James is tasked with running a corner-post against zone coverage on this play. The defender that would eventually be tasked with covering the tight end has his back to James at some point, and a well-run route should easily break James into space. His cuts are not as decisive and strong as they should be, though, and the defender is able to easily recover and blanket James on the play.
His lack of aggression does not only hurt him on his route running. While he definitely has the hands and catch radius to make spectacular grabs, he does not have the mentality to. He does not attack the point of the catch very well, especially when he has a defender nearby. James does not come back to the ball as well as he needs to, and he could do a better job fighting through contact to make a catch.
James is not really a YAC-monster after the catch, but he does do a great job fighting for the extra yard. He does not have a dazzling feet that Golden Tate had and rarely can shake himself away from a tackler. He is great at keeping his feet churning, though, and usually earns a few extra yards the defense should not have given him.
While catching passes will be the most important part of James’ job for the Lions, blocking will be imperative as well.
James is an average blocker. He is usually a great pass protector, but occasionally will have a stinker of a game against better pass rushers—like when Cleveland Browns edge Myles Garrett ate his lunch in Week 1.
His run blocking is interesting, though.
Usually when a player is tasked with being a run blocker, their job is to either push someone out of a spot and create room for the running back. James does not do a very good job at creating space when he is run blocking, but he is good at holding his ground. He will lock up his assignment in place, which is great, but opening lanes is certainly not his specialty.
James run blocking is inconsistent at best. While he usually can get the bare minimum done, he sometimes gets beat pretty badly and allows a play to get blown up in the backfield.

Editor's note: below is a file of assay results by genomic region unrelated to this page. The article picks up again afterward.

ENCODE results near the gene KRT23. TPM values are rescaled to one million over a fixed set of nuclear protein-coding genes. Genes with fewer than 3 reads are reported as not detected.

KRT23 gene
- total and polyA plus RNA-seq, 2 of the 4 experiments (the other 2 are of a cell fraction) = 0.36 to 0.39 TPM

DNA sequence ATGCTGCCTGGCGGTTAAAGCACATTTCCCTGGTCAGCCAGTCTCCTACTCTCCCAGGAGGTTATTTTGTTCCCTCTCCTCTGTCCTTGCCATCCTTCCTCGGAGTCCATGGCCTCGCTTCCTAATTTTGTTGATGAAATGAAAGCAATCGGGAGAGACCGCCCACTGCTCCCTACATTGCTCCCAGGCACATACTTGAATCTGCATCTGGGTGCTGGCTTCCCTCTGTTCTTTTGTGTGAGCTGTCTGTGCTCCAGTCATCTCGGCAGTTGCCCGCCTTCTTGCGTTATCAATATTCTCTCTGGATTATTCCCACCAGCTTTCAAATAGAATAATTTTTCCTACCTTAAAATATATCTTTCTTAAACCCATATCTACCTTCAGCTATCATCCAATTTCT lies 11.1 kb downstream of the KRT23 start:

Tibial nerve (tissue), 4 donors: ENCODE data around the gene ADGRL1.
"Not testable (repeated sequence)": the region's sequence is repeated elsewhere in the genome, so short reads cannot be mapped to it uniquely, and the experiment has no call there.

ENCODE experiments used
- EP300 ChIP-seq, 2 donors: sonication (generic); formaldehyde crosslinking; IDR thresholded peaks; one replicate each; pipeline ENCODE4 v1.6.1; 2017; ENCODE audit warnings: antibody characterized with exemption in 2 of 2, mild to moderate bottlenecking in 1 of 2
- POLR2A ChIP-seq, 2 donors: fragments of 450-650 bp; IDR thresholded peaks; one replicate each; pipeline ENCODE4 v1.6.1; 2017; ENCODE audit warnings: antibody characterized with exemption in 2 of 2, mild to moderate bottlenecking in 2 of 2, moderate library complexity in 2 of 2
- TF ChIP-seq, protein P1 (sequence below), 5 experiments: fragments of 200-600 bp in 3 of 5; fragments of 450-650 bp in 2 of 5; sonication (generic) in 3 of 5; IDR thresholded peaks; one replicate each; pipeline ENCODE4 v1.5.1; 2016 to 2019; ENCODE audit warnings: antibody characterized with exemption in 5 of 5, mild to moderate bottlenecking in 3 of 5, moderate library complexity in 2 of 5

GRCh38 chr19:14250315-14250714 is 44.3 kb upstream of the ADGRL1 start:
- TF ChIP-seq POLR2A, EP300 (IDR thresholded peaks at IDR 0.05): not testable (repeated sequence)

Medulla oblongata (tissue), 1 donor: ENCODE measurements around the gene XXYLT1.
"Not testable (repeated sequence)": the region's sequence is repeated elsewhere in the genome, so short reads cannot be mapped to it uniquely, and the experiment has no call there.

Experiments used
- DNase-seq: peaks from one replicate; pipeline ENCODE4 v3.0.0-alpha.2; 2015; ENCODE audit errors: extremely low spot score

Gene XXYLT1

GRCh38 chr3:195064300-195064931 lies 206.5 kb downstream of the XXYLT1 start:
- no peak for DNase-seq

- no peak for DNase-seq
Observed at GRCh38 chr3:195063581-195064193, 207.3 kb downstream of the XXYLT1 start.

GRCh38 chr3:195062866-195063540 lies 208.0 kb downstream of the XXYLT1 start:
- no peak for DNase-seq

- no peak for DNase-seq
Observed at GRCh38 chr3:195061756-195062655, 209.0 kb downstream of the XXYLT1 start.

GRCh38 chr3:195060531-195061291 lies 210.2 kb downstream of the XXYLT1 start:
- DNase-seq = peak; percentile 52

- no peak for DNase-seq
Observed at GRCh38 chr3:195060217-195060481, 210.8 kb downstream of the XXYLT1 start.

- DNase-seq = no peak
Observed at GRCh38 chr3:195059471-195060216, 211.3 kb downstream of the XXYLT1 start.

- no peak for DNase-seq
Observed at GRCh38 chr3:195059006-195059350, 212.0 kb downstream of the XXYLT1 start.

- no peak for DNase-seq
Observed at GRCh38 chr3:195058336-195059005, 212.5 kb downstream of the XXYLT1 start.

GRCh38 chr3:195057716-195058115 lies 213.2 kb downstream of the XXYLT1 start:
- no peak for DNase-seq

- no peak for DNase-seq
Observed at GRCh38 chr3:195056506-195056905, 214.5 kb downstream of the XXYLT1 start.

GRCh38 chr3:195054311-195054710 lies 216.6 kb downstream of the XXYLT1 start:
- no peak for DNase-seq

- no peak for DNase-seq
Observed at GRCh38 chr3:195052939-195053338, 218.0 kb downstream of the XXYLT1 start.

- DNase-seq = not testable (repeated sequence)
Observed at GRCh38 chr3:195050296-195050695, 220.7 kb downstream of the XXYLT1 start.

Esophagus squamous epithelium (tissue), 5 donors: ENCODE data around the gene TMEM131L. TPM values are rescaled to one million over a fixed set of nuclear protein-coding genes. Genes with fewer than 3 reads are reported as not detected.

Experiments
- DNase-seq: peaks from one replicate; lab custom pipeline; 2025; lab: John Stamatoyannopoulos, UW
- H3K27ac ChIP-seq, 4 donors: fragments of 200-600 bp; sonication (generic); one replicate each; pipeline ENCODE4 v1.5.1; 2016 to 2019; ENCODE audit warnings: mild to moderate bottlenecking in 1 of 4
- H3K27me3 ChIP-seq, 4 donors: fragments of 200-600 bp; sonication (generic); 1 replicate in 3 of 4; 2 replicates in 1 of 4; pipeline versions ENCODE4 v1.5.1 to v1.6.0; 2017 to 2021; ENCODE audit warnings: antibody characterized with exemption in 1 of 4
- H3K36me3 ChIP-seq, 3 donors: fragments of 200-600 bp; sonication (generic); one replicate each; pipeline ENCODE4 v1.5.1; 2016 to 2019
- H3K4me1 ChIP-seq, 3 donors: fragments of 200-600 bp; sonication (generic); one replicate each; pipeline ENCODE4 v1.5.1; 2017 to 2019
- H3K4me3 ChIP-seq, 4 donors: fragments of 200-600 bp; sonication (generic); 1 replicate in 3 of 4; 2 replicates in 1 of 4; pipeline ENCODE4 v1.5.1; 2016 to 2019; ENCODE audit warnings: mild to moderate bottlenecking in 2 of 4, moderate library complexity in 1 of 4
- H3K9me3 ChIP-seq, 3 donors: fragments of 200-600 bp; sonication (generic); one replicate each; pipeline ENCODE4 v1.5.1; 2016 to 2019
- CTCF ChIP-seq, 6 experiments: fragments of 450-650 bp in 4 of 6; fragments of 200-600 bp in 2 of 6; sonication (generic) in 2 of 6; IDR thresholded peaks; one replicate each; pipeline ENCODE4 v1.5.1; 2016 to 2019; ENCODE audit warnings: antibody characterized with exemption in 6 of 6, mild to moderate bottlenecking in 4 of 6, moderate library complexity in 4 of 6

James got absolutely beat by the Cincinnati Bengals defensive lineman on the play, and if not for a missed tackle it would have been blown up in the backfield.
The Steelers also put James in motion as a blocker fairly often, just like the Lions often did with their tight ends last season. Similar to his run blocking at the line, it is hit or miss. Sometimes he will get out in space and deliver a great block, and sometimes he will just miss his man entirely and look lost.
So is James Detroit’s answer at tight end?
James seems like a valuable TE2, but not much more. While Detroit will not be doomed if they enter the 2019 season with the former Steeler as their top tight end—they will actually be better off than last season—if this team is truly as all-in as many of their moves in free agency indicate, then they may need better.
The Lions will need a tight end that can produce more as a receiver if they want to have an elite offense in 2019, and the problem may work itself out if Iowa Hawkeyes tight end T.J. Hockenson is available when the team picks at #8 in the NFL draft.